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End of Days: An Encyclopedia of the Apocalypse in World Religions describes apocalyptic writings in the world's major religious traditions, including Judaism, Christianity, Islam, Hinduism, and Buddhism. The cross-referenced entries address ancient traditions--Zoroastrianism, as one example--as well as modern apocalyptic movements, such as Arun Shinrikyo, the Branch Davidians, and the Order of the Solar Temple. This book's broad scope offers coverage of overlooked traditions, such as Mayan Apocalyptic, Norse Apocalyptic, Native American eschatological literatures, and the Tibetan Book of the Dead. Readers seeking detailed information on the eschatological and apocalyptic movements and proponents of End Times can reference entries about individuals such as Harold Camping, Jerry Falwell, David Koresh of the Brand Davidians, and James Jones and the People's Temple. This single-volume encyclopedia also contains numerous historical entries on subjects such as the Great Disappointment, the Great Awakening periods of religious revival, Joachim of Flora, the Maccabean Revolt, and the Plymouth Brethren. The influence of apocalyptic ideas far outside the realm of religion itself is documented through entries on film, including well-known modern movies such as The Hunger Games and Apocalypse Now, literature by writers such as Dante, and works of fine art like Wagner's Gotterdammerung. The inclusion of entries related to literature, film, and other art forms further attests to the wide-ranging social influence of belief in the end of days.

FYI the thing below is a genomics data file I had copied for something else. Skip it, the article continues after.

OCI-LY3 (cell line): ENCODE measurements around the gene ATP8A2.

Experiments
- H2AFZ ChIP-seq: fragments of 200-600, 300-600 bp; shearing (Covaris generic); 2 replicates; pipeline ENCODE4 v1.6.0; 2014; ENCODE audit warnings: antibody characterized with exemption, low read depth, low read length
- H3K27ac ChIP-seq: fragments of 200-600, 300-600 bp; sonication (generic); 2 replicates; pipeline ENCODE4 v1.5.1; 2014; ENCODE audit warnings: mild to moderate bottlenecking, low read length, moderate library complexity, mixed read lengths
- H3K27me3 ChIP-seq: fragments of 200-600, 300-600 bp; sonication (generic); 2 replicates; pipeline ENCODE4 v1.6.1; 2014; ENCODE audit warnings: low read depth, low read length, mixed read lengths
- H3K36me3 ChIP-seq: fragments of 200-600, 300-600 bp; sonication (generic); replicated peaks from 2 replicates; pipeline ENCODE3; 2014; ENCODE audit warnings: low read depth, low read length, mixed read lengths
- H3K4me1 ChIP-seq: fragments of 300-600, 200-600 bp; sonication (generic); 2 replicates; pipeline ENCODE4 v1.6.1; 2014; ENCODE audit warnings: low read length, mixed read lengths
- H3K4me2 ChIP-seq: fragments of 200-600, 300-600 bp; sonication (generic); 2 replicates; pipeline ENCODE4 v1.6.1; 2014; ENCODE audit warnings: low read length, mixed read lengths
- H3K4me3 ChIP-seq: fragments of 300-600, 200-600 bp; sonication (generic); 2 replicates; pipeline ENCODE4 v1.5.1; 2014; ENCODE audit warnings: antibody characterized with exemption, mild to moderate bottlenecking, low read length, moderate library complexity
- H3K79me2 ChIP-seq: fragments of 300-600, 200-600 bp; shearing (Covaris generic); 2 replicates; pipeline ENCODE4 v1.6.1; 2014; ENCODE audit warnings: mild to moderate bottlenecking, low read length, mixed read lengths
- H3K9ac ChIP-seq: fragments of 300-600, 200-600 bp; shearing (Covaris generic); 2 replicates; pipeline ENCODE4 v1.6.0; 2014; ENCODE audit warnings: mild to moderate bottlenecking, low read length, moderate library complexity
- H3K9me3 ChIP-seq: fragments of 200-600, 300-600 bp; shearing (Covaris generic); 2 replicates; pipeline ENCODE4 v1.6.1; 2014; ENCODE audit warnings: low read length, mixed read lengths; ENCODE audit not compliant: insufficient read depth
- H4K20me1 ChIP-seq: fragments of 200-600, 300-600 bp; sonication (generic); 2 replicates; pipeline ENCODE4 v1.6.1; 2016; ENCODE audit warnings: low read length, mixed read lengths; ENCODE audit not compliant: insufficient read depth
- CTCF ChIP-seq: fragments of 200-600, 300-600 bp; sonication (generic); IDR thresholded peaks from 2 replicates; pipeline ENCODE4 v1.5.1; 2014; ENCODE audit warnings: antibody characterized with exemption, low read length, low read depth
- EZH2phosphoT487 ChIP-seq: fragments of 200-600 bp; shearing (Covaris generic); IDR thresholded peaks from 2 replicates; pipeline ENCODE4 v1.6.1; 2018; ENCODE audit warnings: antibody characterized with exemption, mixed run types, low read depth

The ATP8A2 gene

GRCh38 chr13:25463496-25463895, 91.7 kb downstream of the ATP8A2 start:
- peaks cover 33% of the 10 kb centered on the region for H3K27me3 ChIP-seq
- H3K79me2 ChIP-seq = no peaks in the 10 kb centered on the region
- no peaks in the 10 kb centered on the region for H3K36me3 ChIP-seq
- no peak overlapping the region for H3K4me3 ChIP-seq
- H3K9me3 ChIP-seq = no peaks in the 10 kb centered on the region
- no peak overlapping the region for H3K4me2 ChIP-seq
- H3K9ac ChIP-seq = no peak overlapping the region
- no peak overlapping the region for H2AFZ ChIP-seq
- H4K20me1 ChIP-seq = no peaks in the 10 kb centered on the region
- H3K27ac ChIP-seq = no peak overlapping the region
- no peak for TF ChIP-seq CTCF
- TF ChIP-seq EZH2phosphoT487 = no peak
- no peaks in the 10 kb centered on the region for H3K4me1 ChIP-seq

Tradition in a Rootless World

Author: Lynn Davidman
Publisher: Univ of California Press
ISBN: 0520075455
Format: PDF, Kindle
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"[Davidman's] rich ethnographic observations and lucid prose illuminate two of the more important aspects of modern religion generally: the changing role of women and the resurgence of traditional faith."—Robert Wuthnow, author of Meaning and Moral Order

The Price of Monotheism

Author: Jan Assmann
Publisher: Stanford University Press
ISBN: 080477286X
Format: PDF, Mobi
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Nothing has so radically transformed the world as the distinction between true and false religion. In this nuanced consideration of his own controversial Moses the Egyptian, renowned Egyptologist Jan Assmann answers his critics, extending and building upon ideas from his previous book. Maintaining that it was indeed the Moses of the Hebrew Bible who introduced the true-false distinction in a permanent and revolutionary form, Assmann reiterates that the price of this monotheistic revolution has been the exclusion, as paganism and heresy, of everything deemed incompatible with the truth it proclaims. This exclusion has exploded time and again into violence and persecution, with no end in sight. Here, for the first time, Assmann traces the repeated attempts that have been made to do away with this distinction since the early modern period. He explores at length the notions of primary versus secondary religions, of "counter-religions," and of book religions versus cultic religions. He also deals with the entry of ethics into religion's very core. Informed by the debate his own work has generated, he presents a compelling lesson in the fluidity of cultural identity and beliefs.